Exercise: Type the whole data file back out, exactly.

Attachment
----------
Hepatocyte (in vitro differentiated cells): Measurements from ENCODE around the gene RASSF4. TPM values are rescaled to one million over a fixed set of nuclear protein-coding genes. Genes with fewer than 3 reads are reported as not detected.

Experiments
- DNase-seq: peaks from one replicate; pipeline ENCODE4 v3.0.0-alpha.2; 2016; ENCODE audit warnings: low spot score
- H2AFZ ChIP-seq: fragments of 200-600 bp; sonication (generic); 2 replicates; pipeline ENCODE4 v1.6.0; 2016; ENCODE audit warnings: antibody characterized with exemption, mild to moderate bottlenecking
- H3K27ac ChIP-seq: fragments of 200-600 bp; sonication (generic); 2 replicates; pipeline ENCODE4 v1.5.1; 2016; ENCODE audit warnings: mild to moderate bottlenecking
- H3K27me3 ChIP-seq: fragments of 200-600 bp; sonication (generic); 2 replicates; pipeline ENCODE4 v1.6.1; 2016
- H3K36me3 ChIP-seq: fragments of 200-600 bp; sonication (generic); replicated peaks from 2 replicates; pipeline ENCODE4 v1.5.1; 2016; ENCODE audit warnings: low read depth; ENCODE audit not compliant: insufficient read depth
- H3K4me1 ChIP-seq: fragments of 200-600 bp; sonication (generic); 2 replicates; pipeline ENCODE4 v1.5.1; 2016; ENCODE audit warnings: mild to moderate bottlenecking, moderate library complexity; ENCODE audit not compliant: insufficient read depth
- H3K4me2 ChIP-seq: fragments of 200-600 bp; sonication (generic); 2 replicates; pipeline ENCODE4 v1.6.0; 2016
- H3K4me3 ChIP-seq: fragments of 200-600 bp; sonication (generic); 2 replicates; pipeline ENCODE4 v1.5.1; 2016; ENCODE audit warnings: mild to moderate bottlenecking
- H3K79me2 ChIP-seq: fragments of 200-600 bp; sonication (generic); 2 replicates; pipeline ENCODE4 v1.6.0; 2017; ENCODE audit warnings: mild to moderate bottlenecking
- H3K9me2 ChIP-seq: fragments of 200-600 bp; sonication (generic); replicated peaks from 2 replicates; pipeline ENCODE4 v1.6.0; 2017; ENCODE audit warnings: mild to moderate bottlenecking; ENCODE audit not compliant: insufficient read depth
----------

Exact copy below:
Hepatocyte (in vitro differentiated cells): Measurements from ENCODE around the gene RASSF4. TPM values are rescaled to one million over a fixed set of nuclear protein-coding genes. Genes with fewer than 3 reads are reported as not detected.

Experiments
- DNase-seq: peaks from one replicate; pipeline ENCODE4 v3.0.0-alpha.2; 2016; ENCODE audit warnings: low spot score
- H2AFZ ChIP-seq: fragments of 200-600 bp; sonication (generic); 2 replicates; pipeline ENCODE4 v1.6.0; 2016; ENCODE audit warnings: antibody characterized with exemption, mild to moderate bottlenecking
- H3K27ac ChIP-seq: fragments of 200-600 bp; sonication (generic); 2 replicates; pipeline ENCODE4 v1.5.1; 2016; ENCODE audit warnings: mild to moderate bottlenecking
- H3K27me3 ChIP-seq: fragments of 200-600 bp; sonication (generic); 2 replicates; pipeline ENCODE4 v1.6.1; 2016
- H3K36me3 ChIP-seq: fragments of 200-600 bp; sonication (generic); replicated peaks from 2 replicates; pipeline ENCODE4 v1.5.1; 2016; ENCODE audit warnings: low read depth; ENCODE audit not compliant: insufficient read depth
- H3K4me1 ChIP-seq: fragments of 200-600 bp; sonication (generic); 2 replicates; pipeline ENCODE4 v1.5.1; 2016; ENCODE audit warnings: mild to moderate bottlenecking, moderate library complexity; ENCODE audit not compliant: insufficient read depth
- H3K4me2 ChIP-seq: fragments of 200-600 bp; sonication (generic); 2 replicates; pipeline ENCODE4 v1.6.0; 2016
- H3K4me3 ChIP-seq: fragments of 200-600 bp; sonication (generic); 2 replicates; pipeline ENCODE4 v1.5.1; 2016; ENCODE audit warnings: mild to moderate bottlenecking
- H3K79me2 ChIP-seq: fragments of 200-600 bp; sonication (generic); 2 replicates; pipeline ENCODE4 v1.6.0; 2017; ENCODE audit warnings: mild to moderate bottlenecking
- H3K9me2 ChIP-seq: fragments of 200-600 bp; sonication (generic); replicated peaks from 2 replicates; pipeline ENCODE4 v1.6.0; 2017; ENCODE audit warnings: mild to moderate bottlenecking; ENCODE audit not compliant: insufficient read depth